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Caregiving is a heavy burden for Florida families. It’s getting heavier.

There are nearly 3 million caregivers in Florida helping care for relatives, and it’s costing them time and money. But some help is on the way.
"Doctor" Jeremiah Corouthers, 8, puts a cast on a teddy bear with child life specialist Amanda Petryszak during the annual Doctors for a Day event in March at St. Joseph's Children's Hospital in Tampa. The burden of caregiving is increasingly falling on Florida families, according to an AARP report. [MONICA HERNDON | Times]
Published Nov. 15

From those caring for aging parents to spouses doting on sickly partners, caregiving is becoming a greater burden for many, especially in Florida.

About 2.9 million caregivers in the state provided an estimated 2.4 billion hours of care for family members in need in 2017, according to a report by the AARP, a national organization dedicated to seniors.

Those hours cost caregivers $31 billion in lost wages, out-of-pocket costs and other expenses, according to the report, which is based on the most recent data available.

“Family caregivers in Florida take on these responsibilities out of love," said AARP Florida state director Jeff Johnson in a statement, “but they’re also providing care that otherwise would have to come out of federal, state and local budgets.”

The need for caregiving is growing and getting more complex. Family demographics are shifting due to the country’s aging population. And more caregiving is being done at home as medical and nursing services shift in that direction.

Some organizations are starting to offer solutions ranging from new technologies to new programs.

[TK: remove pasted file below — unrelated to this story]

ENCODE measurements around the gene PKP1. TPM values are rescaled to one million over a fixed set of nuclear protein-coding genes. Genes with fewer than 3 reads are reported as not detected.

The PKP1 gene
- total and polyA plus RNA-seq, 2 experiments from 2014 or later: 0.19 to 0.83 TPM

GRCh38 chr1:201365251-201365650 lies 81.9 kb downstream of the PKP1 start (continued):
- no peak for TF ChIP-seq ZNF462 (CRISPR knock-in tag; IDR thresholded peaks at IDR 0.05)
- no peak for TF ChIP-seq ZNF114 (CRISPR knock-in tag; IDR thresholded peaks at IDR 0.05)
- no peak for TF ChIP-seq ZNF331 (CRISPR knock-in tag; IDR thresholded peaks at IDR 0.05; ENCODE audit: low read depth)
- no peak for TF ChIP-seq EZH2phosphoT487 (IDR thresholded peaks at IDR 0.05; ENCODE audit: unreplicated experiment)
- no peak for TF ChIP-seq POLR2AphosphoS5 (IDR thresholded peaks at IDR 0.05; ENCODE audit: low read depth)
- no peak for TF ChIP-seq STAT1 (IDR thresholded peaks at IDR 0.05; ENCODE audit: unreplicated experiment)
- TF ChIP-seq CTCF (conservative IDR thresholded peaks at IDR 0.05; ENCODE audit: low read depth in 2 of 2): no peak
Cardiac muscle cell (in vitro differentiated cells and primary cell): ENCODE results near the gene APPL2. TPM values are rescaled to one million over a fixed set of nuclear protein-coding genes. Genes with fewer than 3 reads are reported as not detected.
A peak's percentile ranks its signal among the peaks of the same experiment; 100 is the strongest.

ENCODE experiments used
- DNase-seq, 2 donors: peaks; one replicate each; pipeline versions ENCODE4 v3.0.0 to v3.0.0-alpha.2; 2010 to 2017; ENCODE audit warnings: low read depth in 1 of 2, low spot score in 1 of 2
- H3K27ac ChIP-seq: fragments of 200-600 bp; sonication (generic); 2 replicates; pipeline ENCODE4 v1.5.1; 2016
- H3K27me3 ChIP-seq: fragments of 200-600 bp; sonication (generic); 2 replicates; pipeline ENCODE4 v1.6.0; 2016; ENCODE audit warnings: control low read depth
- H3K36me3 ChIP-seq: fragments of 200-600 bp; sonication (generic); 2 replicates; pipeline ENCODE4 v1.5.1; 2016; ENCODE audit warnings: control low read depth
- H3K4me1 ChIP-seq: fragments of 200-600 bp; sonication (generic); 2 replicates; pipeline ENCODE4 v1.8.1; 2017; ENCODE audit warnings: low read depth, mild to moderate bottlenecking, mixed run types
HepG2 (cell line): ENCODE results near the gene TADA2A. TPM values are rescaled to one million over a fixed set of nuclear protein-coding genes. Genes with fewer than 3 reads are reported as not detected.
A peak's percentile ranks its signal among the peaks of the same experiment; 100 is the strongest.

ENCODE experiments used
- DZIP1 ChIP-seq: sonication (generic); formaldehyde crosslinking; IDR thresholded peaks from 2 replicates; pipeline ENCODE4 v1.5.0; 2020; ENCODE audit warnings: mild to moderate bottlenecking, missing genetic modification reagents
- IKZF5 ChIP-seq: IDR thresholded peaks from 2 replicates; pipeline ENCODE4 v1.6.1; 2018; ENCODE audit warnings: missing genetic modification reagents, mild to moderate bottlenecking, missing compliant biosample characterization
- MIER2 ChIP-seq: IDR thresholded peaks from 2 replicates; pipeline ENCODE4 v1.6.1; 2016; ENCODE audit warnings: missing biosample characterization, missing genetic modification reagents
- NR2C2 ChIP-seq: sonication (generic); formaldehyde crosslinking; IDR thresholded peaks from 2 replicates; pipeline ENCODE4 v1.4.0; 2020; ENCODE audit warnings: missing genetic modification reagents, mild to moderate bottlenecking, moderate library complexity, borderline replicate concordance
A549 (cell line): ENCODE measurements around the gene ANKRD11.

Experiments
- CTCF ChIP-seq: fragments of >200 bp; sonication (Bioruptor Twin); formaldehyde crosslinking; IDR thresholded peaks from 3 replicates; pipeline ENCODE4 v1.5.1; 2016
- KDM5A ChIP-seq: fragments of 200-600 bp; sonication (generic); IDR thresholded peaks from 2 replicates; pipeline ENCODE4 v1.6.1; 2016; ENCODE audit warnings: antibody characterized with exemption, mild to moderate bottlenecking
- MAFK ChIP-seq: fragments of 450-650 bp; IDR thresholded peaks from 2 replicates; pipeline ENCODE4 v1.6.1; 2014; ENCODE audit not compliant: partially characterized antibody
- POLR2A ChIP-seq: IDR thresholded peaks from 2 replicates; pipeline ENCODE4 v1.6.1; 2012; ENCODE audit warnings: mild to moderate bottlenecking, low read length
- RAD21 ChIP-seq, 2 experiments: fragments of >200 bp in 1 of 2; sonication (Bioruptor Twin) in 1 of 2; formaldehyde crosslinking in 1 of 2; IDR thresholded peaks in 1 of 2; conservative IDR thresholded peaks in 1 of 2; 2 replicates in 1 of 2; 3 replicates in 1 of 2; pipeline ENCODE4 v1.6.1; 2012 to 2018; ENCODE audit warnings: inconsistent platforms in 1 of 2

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Florida Blue, the state’s largest insurer, is working with the national care giving support organization, Archangels, to provide resources to members at its retail locations across the state. The insurance company will help connect caregivers by employing full-time social workers at those centers, said Florida Blue executive vice president Sarah Iselin.

“We know now that caregivers are under tremendous stress, and feel their own health takes a toll from caring for a family member,” Iselin said.

Social workers will connect caregivers to community resources. The service is free and available to anyone, not just Florida Blue members.

In addition, GuideWell, the parent company of Florida Blue, which employs thousands in the state, will offer two weeks of fully paid caregiver leave every year to all employees beginning in January. The new benefit means employees won’t have to use vacation days or unpaid leave. GuideWell is one of the first companies to recognize this need, Iselin said.

“Less than 6 percent of employers offer this kind of benefit,” she said.

Humana also offers caregiving programs to its members. The insurer’s “caregiver tool kit” includes consent release forms and instructions on how to access loved ones’ personal healthcare information and how to share it with doctors.

AARP also launched the Coalition for Silver Solutions, with the support of elder-care industry and labor groups earlier this year, to develop strategies to address the issue. The organization is developing a “multi-year blueprint” to improve care for seniors, specifically in Florida. AARP said it has identified in-home nursing care reimbursement from Medicaid and reducing waiting lists for in-home nursing support as top legislative priorities in the state.